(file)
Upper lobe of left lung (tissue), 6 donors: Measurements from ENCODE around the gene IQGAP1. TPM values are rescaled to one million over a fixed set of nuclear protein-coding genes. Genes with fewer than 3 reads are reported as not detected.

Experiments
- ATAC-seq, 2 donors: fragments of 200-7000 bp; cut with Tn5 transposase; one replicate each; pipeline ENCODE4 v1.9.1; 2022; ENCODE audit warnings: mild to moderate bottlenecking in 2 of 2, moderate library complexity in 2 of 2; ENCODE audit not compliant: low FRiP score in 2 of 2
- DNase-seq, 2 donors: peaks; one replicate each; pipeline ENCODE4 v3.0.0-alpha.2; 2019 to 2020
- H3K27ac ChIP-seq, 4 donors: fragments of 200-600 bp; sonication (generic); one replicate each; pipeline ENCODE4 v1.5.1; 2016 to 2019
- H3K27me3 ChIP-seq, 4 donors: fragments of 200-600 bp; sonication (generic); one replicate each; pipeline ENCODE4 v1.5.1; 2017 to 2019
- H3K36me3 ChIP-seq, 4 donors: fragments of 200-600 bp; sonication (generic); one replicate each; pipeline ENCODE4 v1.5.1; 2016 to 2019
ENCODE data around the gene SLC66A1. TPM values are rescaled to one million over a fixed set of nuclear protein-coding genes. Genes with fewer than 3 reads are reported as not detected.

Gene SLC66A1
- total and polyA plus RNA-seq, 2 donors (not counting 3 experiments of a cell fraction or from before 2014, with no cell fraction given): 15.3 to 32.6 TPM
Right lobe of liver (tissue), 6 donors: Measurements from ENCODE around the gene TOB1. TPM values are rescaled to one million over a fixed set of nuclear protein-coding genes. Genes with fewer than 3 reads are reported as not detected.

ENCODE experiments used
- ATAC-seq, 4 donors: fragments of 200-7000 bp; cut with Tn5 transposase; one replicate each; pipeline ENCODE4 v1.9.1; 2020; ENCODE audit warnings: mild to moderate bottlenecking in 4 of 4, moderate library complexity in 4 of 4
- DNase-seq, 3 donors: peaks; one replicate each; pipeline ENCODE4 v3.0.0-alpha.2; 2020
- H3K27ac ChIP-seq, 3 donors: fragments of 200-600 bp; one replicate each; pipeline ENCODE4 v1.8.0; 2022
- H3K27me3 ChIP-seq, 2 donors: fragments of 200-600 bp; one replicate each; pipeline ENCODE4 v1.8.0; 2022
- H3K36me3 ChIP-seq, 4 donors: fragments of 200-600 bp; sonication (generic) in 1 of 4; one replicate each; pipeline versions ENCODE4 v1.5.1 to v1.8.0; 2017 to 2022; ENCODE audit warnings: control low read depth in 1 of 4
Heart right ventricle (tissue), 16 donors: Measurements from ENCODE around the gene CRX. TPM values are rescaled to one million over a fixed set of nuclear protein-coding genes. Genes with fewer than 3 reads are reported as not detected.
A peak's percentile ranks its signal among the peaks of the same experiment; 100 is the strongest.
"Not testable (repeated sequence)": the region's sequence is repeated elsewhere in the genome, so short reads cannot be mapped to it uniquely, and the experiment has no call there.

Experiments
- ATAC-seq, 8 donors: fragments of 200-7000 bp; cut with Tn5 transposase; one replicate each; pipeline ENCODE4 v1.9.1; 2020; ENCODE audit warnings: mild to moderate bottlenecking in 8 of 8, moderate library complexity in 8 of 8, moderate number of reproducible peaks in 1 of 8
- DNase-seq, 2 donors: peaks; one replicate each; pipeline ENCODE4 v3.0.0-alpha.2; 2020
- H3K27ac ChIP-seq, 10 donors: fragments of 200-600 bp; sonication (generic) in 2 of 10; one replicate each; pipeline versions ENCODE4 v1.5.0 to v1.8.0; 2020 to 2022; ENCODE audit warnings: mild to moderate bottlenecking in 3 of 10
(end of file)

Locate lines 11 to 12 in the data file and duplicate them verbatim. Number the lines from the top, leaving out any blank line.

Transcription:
Right lobe of liver (tissue), 6 donors: Measurements from ENCODE around the gene TOB1. TPM values are rescaled to one million over a fixed set of nuclear protein-coding genes. Genes with fewer than 3 reads are reported as not detected.

ENCODE experiments used